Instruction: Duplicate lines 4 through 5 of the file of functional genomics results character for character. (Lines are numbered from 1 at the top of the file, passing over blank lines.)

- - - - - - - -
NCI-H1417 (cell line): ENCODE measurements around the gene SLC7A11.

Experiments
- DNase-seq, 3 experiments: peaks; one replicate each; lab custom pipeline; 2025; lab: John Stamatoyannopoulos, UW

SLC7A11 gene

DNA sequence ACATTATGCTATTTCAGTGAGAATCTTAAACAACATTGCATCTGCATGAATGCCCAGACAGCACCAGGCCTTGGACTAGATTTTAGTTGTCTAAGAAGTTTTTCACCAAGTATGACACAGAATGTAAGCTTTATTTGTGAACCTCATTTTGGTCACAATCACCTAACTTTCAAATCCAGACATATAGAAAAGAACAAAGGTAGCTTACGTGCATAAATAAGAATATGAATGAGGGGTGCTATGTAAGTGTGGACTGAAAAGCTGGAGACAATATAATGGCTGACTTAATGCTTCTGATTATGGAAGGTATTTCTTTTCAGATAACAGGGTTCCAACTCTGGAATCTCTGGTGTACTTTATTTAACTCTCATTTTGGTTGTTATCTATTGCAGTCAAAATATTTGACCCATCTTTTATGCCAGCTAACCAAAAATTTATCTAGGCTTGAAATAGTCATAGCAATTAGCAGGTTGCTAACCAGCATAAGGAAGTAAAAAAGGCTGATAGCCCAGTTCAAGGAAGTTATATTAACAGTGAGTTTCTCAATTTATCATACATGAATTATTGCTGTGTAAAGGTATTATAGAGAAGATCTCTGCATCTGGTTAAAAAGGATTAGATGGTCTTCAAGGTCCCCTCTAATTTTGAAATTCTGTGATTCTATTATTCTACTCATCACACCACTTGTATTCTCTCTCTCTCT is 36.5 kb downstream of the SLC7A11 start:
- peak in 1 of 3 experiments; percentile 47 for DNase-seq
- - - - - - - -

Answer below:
SLC7A11 gene

DNA sequence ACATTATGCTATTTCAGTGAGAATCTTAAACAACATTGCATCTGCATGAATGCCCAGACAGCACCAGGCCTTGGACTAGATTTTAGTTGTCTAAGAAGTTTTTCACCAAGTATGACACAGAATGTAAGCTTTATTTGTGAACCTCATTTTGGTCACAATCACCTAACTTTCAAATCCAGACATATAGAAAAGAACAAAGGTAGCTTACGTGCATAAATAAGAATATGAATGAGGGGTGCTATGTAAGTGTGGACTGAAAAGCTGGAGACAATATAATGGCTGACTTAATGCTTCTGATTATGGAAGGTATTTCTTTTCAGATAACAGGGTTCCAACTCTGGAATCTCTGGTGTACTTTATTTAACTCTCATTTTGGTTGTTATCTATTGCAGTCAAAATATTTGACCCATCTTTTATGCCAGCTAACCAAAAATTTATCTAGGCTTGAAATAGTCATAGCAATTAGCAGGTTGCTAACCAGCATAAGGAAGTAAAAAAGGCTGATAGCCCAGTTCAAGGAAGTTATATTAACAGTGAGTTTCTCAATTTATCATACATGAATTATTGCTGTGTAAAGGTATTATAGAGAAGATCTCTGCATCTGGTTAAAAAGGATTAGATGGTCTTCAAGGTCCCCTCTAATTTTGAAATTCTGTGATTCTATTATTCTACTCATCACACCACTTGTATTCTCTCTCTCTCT is 36.5 kb downstream of the SLC7A11 start: